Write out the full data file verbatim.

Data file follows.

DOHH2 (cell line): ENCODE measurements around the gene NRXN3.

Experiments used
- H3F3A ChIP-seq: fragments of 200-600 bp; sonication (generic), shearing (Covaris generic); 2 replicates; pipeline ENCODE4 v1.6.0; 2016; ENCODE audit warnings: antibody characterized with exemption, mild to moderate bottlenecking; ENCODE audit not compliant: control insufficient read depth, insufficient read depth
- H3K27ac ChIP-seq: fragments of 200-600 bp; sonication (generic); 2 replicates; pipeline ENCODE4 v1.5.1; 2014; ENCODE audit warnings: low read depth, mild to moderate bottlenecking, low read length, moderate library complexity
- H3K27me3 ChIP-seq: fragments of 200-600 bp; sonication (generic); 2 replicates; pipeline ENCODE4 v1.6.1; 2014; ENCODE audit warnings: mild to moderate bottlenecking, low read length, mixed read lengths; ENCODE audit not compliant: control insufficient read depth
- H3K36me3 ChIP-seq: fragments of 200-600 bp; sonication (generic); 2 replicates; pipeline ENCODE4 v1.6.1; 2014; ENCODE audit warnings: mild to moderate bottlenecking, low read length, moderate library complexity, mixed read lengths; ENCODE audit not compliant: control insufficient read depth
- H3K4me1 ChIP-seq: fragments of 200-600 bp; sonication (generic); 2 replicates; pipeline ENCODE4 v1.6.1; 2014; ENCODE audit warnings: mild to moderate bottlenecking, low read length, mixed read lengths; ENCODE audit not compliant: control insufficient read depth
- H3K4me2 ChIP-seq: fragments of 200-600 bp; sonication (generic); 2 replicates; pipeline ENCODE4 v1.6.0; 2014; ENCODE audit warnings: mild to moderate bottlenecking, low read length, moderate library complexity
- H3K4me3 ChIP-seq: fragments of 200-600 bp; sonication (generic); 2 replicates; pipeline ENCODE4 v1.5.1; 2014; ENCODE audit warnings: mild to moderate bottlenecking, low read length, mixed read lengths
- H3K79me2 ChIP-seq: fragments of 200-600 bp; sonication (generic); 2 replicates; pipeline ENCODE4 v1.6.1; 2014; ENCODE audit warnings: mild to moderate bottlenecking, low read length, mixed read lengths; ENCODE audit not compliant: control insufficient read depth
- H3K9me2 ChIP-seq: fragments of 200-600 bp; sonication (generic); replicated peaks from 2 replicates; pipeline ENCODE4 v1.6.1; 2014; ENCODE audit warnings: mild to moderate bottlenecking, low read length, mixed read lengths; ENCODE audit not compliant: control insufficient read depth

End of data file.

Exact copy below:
DOHH2 (cell line): ENCODE measurements around the gene NRXN3.

Experiments used
- H3F3A ChIP-seq: fragments of 200-600 bp; sonication (generic), shearing (Covaris generic); 2 replicates; pipeline ENCODE4 v1.6.0; 2016; ENCODE audit warnings: antibody characterized with exemption, mild to moderate bottlenecking; ENCODE audit not compliant: control insufficient read depth, insufficient read depth
- H3K27ac ChIP-seq: fragments of 200-600 bp; sonication (generic); 2 replicates; pipeline ENCODE4 v1.5.1; 2014; ENCODE audit warnings: low read depth, mild to moderate bottlenecking, low read length, moderate library complexity
- H3K27me3 ChIP-seq: fragments of 200-600 bp; sonication (generic); 2 replicates; pipeline ENCODE4 v1.6.1; 2014; ENCODE audit warnings: mild to moderate bottlenecking, low read length, mixed read lengths; ENCODE audit not compliant: control insufficient read depth
- H3K36me3 ChIP-seq: fragments of 200-600 bp; sonication (generic); 2 replicates; pipeline ENCODE4 v1.6.1; 2014; ENCODE audit warnings: mild to moderate bottlenecking, low read length, moderate library complexity, mixed read lengths; ENCODE audit not compliant: control insufficient read depth
- H3K4me1 ChIP-seq: fragments of 200-600 bp; sonication (generic); 2 replicates; pipeline ENCODE4 v1.6.1; 2014; ENCODE audit warnings: mild to moderate bottlenecking, low read length, mixed read lengths; ENCODE audit not compliant: control insufficient read depth
- H3K4me2 ChIP-seq: fragments of 200-600 bp; sonication (generic); 2 replicates; pipeline ENCODE4 v1.6.0; 2014; ENCODE audit warnings: mild to moderate bottlenecking, low read length, moderate library complexity
- H3K4me3 ChIP-seq: fragments of 200-600 bp; sonication (generic); 2 replicates; pipeline ENCODE4 v1.5.1; 2014; ENCODE audit warnings: mild to moderate bottlenecking, low read length, mixed read lengths
- H3K79me2 ChIP-seq: fragments of 200-600 bp; sonication (generic); 2 replicates; pipeline ENCODE4 v1.6.1; 2014; ENCODE audit warnings: mild to moderate bottlenecking, low read length, mixed read lengths; ENCODE audit not compliant: control insufficient read depth
- H3K9me2 ChIP-seq: fragments of 200-600 bp; sonication (generic); replicated peaks from 2 replicates; pipeline ENCODE4 v1.6.1; 2014; ENCODE audit warnings: mild to moderate bottlenecking, low read length, mixed read lengths; ENCODE audit not compliant: control insufficient read depth